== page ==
Here Greaseweazle is for management only, not for analysis. It simply turns on the drive engine, and the data is read directly to the oscilloscope via wires connected to the drive at test points TP3 and TP4, as indicated in the technical manual (see page scan at the beginning of the article).

The performance of this entry-level oscilloscope is enough to load an entire track from a floppy disk (200ms read time) into internal memory at 25MS / s. The sensitivity of 500uV / div is enough to distinguish the peaks in the recording. A pair of peaks of 4 microseconds are usually “1” and a peak at 8 microseconds is “0”.

Of course, there were some problems. It turned out that different drives produce different analog signals: for example, Mitsubishi has a cleaner signal, TEAC has a strange high-frequency noise. And the best was the TEC FB-502 drive, although it was older than Mitsubishi and the others.

ASCII character “1” (00110001), first character in disc name (1187V1.0)

To amplify the magnetic signal from the floppy disk, Phil installed a resistor to control the rotation speed, and the floppy disks were accelerated from a standard speed of 300 RPM to 400 FPM. Naturally, it became easier to read the data – the laws of physics!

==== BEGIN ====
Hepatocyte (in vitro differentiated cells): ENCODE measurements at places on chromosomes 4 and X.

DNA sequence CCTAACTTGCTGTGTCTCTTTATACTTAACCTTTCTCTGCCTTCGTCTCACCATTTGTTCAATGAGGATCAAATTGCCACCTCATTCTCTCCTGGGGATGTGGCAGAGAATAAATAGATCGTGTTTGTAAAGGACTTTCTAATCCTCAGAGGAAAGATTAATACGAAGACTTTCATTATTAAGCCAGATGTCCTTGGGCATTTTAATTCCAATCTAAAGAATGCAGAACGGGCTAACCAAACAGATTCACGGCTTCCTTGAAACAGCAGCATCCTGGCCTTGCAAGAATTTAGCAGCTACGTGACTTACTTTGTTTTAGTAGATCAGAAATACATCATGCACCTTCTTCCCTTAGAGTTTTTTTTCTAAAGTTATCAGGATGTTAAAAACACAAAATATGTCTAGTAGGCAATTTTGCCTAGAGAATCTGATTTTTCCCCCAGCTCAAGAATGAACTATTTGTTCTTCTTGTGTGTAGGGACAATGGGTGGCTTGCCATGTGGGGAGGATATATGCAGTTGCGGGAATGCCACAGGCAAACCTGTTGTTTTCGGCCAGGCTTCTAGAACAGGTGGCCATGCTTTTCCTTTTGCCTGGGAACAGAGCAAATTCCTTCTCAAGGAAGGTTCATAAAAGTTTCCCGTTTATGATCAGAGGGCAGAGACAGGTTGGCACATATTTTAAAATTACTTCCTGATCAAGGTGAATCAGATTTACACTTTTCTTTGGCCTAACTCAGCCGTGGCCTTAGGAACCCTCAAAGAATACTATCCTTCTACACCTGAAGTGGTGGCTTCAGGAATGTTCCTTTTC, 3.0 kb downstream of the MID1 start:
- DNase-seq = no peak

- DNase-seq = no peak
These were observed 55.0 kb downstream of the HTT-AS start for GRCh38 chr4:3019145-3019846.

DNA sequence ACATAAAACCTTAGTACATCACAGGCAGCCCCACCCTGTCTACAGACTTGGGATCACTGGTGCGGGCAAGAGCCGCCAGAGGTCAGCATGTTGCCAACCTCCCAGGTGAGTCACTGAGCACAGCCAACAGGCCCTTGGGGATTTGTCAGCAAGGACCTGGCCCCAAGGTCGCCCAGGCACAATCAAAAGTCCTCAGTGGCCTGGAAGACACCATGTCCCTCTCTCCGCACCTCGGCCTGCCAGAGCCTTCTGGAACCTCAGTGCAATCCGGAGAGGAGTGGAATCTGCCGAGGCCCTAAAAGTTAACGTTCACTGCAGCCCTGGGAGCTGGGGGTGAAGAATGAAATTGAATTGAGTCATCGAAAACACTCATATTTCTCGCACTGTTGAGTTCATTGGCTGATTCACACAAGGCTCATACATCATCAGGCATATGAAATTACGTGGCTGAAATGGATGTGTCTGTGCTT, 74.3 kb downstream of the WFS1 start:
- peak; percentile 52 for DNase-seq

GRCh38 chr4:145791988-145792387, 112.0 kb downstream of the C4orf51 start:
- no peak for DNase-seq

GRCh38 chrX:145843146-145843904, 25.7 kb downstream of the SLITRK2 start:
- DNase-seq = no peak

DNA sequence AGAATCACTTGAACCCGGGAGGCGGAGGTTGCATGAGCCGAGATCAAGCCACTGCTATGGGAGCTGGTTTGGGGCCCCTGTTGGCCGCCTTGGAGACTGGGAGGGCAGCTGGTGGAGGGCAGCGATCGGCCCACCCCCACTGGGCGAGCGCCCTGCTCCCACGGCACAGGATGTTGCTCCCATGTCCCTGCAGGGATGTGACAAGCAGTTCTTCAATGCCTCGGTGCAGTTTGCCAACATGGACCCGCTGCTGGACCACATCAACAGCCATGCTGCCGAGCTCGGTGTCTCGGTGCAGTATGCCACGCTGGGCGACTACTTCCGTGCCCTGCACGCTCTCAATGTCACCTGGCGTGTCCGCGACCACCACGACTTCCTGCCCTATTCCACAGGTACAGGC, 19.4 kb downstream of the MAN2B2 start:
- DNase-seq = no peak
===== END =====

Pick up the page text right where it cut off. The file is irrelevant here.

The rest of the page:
The sound of recording to a 5.25 “floppy disk, slowed about 100 times (20 seconds instead of real 0.2 seconds)

But back to the oscilloscope. Having received an analog signal from the drive, I would like to apply some kind of algorithm to automatically decode this signal. The engineers decided to try this option: find the beginning of the sector, and continuously count 8 microseconds of the analog stream from it. If the voltage increases or decreases throughout the entire section, it is “0”. If the voltage changes first in one direction, and then in the other, then this is “1”. Then re-sync to the nearest peak.

Despite the chaotic waveforms, the algorithm recovered all the bits in the “lost” sector from that floppy disk:

In the most difficult cases, the waveform from the oscilloscope was manually corrected in the editor FloppyControlApp… A bit like how old photos are retouched (restored):

This innovative method allowed us to obtain the source code, which was unsuccessfully tried to restore by various methods for several years! With an oscilloscope read 100% of the code from all floppies! Including the game “Old MacDonald’s Farm”. This is an absolute godsend for digital archaeologists.

All owners of unique, valuable and rare floppy disks are asked not to run them on random untested floppy drives under any circumstances, as this may damage the magnetic surface.

Chris Evans and Phil Pemberton are very happy to have found a way to recover data from floppy disks that cannot be read in any other way. They are happy to help collectors in recovering information from rare media.

So Chris and Phil are waiting for your floppy disks! And old MacDonald too 🙂